Hong Kong trade faces impact amid severe COVID-19 outbreak
Published: Feb 21, 2022 10:21 PM

A nurse (center) walks through a temporary center for patients set up outside the Caritas Medical Centre in Hong Kong on February 16, 2022, as the city faces its worst COVID-19 wave to date. Photo: AFP

A nurse (center) walks through a temporary center for patients set up outside the Caritas Medical Centre in Hong Kong on February 16, 2022, as the city faces its worst COVID-19 wave to date. Photo: AFP

The latest outbreak of the COVID-19 in the Hong Kong Special Administrative Region (HKSAR), a major international trade hub, has brought serious challenges to trade, with businesses evaluating the potential disruption posed by the new wave of the epidemic.

Despite the challenges, the Hong Kong Customs and Excise Department told the Global Times on Monday that it has all along been providing efficient and professional customs clearance services to the public. "No delay has occurred at the end of customs clearance [at the moment]," the department said.

Several business representatives told the Global Times on Monday that they face certain hurdles due to the epidemic situation. However, experts said that the impact will likely be temporary and the prospect of Hong Kong's trade remains unchanged.

An international logistics services provider based in Hong Kong told the Global Times on Monday that many containerships are unable to berth in Hong Kong due to the epidemic prevention situation, while additional procedures and sterilization work have extended the waiting time to about a week.

"Almost all the traded goods are affected," the person said, noting that it also takes much longer to wait for slots on cargo flights to Hong Kong, after a reduction in flights to and from the city.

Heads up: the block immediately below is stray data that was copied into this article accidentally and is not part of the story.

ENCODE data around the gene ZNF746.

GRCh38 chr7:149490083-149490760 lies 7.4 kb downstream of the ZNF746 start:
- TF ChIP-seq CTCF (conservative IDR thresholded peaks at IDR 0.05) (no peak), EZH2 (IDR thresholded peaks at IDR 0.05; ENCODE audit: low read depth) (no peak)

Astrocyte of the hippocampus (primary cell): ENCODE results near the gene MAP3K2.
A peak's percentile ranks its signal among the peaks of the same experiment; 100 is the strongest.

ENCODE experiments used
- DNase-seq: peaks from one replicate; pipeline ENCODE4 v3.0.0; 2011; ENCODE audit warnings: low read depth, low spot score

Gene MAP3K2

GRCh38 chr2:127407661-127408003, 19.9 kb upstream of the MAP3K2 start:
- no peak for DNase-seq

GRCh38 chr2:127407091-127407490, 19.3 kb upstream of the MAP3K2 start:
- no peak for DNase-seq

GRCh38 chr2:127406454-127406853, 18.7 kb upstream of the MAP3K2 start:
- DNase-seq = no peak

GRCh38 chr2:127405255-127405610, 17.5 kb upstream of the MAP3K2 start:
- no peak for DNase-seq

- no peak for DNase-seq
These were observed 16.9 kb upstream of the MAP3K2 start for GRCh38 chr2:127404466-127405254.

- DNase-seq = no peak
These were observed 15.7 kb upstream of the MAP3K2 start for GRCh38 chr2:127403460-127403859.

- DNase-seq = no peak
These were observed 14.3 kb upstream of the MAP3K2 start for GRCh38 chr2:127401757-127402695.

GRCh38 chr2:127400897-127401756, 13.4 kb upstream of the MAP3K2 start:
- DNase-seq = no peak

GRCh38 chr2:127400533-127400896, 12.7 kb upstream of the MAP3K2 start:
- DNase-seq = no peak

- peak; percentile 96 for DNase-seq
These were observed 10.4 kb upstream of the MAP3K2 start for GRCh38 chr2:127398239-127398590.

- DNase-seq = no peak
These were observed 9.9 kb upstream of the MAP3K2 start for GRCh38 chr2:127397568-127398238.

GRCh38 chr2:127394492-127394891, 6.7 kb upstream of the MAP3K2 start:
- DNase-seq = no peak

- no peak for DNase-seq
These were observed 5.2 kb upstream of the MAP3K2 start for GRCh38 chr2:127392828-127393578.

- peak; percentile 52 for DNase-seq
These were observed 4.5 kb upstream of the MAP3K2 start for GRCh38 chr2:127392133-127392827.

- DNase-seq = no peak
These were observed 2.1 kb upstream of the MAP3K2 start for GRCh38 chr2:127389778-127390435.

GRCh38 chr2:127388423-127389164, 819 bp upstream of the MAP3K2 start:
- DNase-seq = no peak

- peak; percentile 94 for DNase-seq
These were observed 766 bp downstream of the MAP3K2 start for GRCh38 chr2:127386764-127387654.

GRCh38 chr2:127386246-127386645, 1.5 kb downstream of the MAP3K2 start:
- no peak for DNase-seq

The city confirmed 7,533 new COVID-19 cases on Monday, a single-day record high, pushing the total infections to 60,363.

In an interview with the Global Times on Monday, Gary Lau, chairman of the Hong Kong Association of Freight Forwarding and Logistics (HAFFA), said that the impact of the epidemic has been exacerbated since late December when CX, the flag carrier, operated only seven weekly cargo flights to the Americas and none to Europe and Australia throughout the first quarter of 2022.

"Because of the epidemic, all the traded goods have been affected, ranging from food to electronic devices, with prices surging by 30-40 percent compared with the period before the Chinese New Year," Lau said.

Moreover, the biggest concern for Lau is the fact that there are not enough truck drivers to deliver goods between Hong Kong and the Chinese mainland at the moment, an increasingly major challenge for regional logistics work.

"The drivers are under strict control in a bid to prevent the epidemic from spreading," the chairman said.

Lau also confirmed that there are ships waiting at the port amid the tightened epidemic prevention situation, while the longer waits have led to some international cargo ships changing their routes to other countries and regions such as Japan and South Korea instead of Hong Kong because of the latest outbreak.

In responding to the latest outbreak, HKSAR Chief Executive Carrie Lam said on Sunday that Hong Kong society is mature and tenacious, and will surely be able to defeat the epidemic.

Despite the global pandemic, Hong Kong's overall import and export value in 2021 still achieved double-digit growth, with the value of exports increasing by 26.3 percent year-on-year and that of imports increasing by 24.3 percent year-on-year, according to data from the HKSAR government.

Although the logistics disruption caused by the epidemic may put some pressure on the city's import and export performance in the short term, Hong Kong's important position in global trade will not change, especially amid the global economic recovery, experts said.